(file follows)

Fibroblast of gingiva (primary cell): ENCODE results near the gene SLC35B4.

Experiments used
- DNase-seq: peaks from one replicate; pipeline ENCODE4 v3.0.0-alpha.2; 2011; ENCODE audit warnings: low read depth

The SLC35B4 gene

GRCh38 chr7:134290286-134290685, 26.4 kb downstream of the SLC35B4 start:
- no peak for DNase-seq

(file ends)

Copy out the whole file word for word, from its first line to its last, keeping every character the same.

Fibroblast of gingiva (primary cell): ENCODE results near the gene SLC35B4.

Experiments used
- DNase-seq: peaks from one replicate; pipeline ENCODE4 v3.0.0-alpha.2; 2011; ENCODE audit warnings: low read depth

The SLC35B4 gene

GRCh38 chr7:134290286-134290685, 26.4 kb downstream of the SLC35B4 start:
- no peak for DNase-seq